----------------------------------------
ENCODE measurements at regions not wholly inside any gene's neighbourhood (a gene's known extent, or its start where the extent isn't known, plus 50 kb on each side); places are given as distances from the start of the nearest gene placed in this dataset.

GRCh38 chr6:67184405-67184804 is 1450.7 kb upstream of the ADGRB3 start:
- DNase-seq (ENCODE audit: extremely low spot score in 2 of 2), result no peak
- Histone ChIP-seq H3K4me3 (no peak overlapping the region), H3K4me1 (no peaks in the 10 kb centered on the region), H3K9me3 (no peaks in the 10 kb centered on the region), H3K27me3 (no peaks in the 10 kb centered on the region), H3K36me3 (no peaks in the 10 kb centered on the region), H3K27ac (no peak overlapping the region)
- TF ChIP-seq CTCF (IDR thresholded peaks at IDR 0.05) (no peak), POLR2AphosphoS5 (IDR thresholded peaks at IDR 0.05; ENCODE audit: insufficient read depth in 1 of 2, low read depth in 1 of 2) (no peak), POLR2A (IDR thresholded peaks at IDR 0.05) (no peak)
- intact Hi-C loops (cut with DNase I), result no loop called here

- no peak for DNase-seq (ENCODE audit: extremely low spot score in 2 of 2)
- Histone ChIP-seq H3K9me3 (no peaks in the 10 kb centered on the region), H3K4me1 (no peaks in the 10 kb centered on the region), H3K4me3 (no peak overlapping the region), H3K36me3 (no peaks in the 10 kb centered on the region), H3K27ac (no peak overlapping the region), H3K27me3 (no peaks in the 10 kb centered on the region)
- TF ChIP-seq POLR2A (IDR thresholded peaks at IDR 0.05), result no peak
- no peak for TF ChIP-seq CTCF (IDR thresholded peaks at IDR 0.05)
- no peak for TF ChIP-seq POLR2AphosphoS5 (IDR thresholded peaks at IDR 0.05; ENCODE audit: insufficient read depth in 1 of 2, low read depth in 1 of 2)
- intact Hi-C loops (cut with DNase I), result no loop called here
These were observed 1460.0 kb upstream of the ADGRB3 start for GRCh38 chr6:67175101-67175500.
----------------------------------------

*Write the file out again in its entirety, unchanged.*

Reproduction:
ENCODE measurements at regions not wholly inside any gene's neighbourhood (a gene's known extent, or its start where the extent isn't known, plus 50 kb on each side); places are given as distances from the start of the nearest gene placed in this dataset.

GRCh38 chr6:67184405-67184804 is 1450.7 kb upstream of the ADGRB3 start:
- DNase-seq (ENCODE audit: extremely low spot score in 2 of 2), result no peak
- Histone ChIP-seq H3K4me3 (no peak overlapping the region), H3K4me1 (no peaks in the 10 kb centered on the region), H3K9me3 (no peaks in the 10 kb centered on the region), H3K27me3 (no peaks in the 10 kb centered on the region), H3K36me3 (no peaks in the 10 kb centered on the region), H3K27ac (no peak overlapping the region)
- TF ChIP-seq CTCF (IDR thresholded peaks at IDR 0.05) (no peak), POLR2AphosphoS5 (IDR thresholded peaks at IDR 0.05; ENCODE audit: insufficient read depth in 1 of 2, low read depth in 1 of 2) (no peak), POLR2A (IDR thresholded peaks at IDR 0.05) (no peak)
- intact Hi-C loops (cut with DNase I), result no loop called here

- no peak for DNase-seq (ENCODE audit: extremely low spot score in 2 of 2)
- Histone ChIP-seq H3K9me3 (no peaks in the 10 kb centered on the region), H3K4me1 (no peaks in the 10 kb centered on the region), H3K4me3 (no peak overlapping the region), H3K36me3 (no peaks in the 10 kb centered on the region), H3K27ac (no peak overlapping the region), H3K27me3 (no peaks in the 10 kb centered on the region)
- TF ChIP-seq POLR2A (IDR thresholded peaks at IDR 0.05), result no peak
- no peak for TF ChIP-seq CTCF (IDR thresholded peaks at IDR 0.05)
- no peak for TF ChIP-seq POLR2AphosphoS5 (IDR thresholded peaks at IDR 0.05; ENCODE audit: insufficient read depth in 1 of 2, low read depth in 1 of 2)
- intact Hi-C loops (cut with DNase I), result no loop called here
These were observed 1460.0 kb upstream of the ADGRB3 start for GRCh38 chr6:67175101-67175500.